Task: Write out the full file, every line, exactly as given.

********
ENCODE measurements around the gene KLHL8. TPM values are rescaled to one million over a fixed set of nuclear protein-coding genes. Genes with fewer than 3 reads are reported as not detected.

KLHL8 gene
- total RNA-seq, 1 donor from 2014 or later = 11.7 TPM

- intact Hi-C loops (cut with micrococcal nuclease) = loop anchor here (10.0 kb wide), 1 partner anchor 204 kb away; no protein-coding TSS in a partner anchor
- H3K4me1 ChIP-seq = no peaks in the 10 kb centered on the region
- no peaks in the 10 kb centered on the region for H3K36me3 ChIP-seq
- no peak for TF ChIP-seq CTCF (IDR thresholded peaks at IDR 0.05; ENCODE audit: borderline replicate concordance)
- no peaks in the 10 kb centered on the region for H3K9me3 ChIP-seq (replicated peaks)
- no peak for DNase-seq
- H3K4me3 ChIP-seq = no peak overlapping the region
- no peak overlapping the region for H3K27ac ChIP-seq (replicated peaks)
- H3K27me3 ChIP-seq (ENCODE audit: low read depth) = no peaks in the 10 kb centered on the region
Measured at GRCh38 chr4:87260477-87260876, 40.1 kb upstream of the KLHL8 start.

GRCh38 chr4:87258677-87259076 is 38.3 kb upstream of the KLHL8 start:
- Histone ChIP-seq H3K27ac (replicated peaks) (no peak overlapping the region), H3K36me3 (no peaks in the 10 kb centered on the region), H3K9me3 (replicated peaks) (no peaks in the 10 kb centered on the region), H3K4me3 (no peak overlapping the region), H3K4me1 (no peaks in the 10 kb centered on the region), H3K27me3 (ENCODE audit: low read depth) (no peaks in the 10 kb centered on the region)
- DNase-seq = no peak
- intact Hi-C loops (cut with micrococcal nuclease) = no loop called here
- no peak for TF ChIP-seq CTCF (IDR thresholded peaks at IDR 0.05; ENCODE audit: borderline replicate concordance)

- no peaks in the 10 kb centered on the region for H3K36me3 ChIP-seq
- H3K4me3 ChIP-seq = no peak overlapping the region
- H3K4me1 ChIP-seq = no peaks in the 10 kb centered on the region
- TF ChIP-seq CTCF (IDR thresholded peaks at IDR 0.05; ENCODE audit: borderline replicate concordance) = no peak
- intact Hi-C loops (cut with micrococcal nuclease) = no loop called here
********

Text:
ENCODE measurements around the gene KLHL8. TPM values are rescaled to one million over a fixed set of nuclear protein-coding genes. Genes with fewer than 3 reads are reported as not detected.

KLHL8 gene
- total RNA-seq, 1 donor from 2014 or later = 11.7 TPM

- intact Hi-C loops (cut with micrococcal nuclease) = loop anchor here (10.0 kb wide), 1 partner anchor 204 kb away; no protein-coding TSS in a partner anchor
- H3K4me1 ChIP-seq = no peaks in the 10 kb centered on the region
- no peaks in the 10 kb centered on the region for H3K36me3 ChIP-seq
- no peak for TF ChIP-seq CTCF (IDR thresholded peaks at IDR 0.05; ENCODE audit: borderline replicate concordance)
- no peaks in the 10 kb centered on the region for H3K9me3 ChIP-seq (replicated peaks)
- no peak for DNase-seq
- H3K4me3 ChIP-seq = no peak overlapping the region
- no peak overlapping the region for H3K27ac ChIP-seq (replicated peaks)
- H3K27me3 ChIP-seq (ENCODE audit: low read depth) = no peaks in the 10 kb centered on the region
Measured at GRCh38 chr4:87260477-87260876, 40.1 kb upstream of the KLHL8 start.

GRCh38 chr4:87258677-87259076 is 38.3 kb upstream of the KLHL8 start:
- Histone ChIP-seq H3K27ac (replicated peaks) (no peak overlapping the region), H3K36me3 (no peaks in the 10 kb centered on the region), H3K9me3 (replicated peaks) (no peaks in the 10 kb centered on the region), H3K4me3 (no peak overlapping the region), H3K4me1 (no peaks in the 10 kb centered on the region), H3K27me3 (ENCODE audit: low read depth) (no peaks in the 10 kb centered on the region)
- DNase-seq = no peak
- intact Hi-C loops (cut with micrococcal nuclease) = no loop called here
- no peak for TF ChIP-seq CTCF (IDR thresholded peaks at IDR 0.05; ENCODE audit: borderline replicate concordance)

- no peaks in the 10 kb centered on the region for H3K36me3 ChIP-seq
- H3K4me3 ChIP-seq = no peak overlapping the region
- H3K4me1 ChIP-seq = no peaks in the 10 kb centered on the region
- TF ChIP-seq CTCF (IDR thresholded peaks at IDR 0.05; ENCODE audit: borderline replicate concordance) = no peak
- intact Hi-C loops (cut with micrococcal nuclease) = no loop called here